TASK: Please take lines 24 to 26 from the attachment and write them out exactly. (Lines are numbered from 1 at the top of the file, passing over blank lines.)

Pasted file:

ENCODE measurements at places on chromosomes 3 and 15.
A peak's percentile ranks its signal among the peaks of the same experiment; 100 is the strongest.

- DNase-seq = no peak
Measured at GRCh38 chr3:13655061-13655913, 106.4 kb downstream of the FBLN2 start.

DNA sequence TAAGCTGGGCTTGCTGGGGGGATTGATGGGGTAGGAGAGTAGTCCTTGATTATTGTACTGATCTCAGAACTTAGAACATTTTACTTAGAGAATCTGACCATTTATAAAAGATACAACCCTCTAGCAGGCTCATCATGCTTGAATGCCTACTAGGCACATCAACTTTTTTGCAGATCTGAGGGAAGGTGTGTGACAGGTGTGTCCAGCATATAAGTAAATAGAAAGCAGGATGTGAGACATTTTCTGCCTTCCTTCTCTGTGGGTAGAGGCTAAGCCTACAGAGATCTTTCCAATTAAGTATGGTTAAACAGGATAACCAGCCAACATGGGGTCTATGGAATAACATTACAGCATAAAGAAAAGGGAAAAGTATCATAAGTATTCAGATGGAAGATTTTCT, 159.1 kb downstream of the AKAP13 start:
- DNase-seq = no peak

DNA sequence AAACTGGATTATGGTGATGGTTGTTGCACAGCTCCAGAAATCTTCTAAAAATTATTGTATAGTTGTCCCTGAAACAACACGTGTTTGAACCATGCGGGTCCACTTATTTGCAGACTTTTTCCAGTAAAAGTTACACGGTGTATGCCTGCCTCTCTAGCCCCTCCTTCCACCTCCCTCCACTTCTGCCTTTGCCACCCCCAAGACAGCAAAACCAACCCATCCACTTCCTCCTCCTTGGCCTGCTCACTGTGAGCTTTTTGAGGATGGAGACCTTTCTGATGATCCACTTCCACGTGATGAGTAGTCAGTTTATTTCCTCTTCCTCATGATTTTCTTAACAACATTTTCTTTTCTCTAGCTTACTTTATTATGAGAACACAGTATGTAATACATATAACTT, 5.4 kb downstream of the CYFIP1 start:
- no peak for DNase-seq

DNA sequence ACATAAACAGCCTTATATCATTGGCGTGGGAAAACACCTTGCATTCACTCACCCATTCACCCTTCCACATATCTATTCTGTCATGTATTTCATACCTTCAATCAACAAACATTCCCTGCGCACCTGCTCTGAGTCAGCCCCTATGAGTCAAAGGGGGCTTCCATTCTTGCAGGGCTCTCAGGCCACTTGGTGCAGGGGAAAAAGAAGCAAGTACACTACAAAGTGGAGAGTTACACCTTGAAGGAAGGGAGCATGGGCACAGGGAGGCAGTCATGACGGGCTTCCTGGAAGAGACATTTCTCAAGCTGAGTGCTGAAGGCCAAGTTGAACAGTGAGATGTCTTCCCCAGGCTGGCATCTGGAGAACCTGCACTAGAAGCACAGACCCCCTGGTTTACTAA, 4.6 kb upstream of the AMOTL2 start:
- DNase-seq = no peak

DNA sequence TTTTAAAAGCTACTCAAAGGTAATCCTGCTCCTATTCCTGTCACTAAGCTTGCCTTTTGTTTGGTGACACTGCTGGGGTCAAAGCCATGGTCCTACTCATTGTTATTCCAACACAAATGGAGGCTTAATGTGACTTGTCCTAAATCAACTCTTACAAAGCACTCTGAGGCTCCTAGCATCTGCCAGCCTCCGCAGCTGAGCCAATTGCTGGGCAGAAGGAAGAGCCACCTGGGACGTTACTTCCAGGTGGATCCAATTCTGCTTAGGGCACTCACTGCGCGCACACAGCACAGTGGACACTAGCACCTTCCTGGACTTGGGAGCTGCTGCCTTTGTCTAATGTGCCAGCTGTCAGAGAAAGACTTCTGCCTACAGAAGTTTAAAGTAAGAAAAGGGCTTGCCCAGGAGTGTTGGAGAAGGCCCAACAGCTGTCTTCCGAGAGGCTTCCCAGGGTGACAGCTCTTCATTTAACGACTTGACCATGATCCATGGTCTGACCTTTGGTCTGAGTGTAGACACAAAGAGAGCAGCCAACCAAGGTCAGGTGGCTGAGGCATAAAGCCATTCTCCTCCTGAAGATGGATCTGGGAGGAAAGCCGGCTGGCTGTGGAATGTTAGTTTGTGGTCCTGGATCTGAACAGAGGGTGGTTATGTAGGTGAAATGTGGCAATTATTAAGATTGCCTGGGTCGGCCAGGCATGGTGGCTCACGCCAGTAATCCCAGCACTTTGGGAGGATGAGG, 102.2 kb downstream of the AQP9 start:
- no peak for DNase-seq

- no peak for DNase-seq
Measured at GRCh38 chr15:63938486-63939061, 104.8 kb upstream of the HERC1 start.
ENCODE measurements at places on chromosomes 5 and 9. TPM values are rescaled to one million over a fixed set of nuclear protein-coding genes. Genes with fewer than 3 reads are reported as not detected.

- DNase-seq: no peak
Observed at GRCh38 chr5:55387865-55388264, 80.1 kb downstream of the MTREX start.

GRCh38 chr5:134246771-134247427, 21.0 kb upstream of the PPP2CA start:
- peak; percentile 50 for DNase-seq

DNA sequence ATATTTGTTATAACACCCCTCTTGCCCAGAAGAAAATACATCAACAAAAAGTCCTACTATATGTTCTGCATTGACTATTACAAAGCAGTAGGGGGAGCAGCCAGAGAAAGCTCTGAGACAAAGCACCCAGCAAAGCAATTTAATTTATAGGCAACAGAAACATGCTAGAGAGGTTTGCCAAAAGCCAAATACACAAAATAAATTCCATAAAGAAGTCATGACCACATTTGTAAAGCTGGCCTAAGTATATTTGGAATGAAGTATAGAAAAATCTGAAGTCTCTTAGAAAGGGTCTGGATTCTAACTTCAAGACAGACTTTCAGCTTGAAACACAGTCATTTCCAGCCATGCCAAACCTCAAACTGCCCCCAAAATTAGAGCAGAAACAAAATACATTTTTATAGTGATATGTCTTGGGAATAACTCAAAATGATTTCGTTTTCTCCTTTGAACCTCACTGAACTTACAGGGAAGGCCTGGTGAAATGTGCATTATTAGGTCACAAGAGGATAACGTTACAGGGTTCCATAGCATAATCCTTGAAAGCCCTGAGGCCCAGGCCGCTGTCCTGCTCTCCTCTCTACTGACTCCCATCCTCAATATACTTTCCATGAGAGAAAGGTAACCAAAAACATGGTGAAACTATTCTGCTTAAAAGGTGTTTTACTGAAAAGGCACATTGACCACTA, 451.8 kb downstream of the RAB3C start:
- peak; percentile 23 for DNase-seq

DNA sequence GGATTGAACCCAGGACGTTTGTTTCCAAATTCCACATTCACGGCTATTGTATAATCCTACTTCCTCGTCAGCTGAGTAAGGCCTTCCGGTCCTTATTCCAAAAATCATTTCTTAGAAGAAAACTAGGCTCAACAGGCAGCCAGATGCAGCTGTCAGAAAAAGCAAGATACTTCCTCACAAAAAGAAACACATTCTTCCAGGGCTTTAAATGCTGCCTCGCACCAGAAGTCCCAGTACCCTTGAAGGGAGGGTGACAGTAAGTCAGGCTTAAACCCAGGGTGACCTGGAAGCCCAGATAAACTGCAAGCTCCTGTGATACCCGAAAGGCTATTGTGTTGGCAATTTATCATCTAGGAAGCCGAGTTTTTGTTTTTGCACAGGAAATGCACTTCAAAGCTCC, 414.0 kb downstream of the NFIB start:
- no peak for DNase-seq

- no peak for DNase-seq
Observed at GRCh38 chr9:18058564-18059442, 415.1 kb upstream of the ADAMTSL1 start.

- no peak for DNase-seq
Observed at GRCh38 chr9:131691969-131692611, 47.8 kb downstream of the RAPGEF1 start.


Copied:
- no peak for DNase-seq
Observed at GRCh38 chr9:18058564-18059442, 415.1 kb upstream of the ADAMTSL1 start.

- no peak for DNase-seq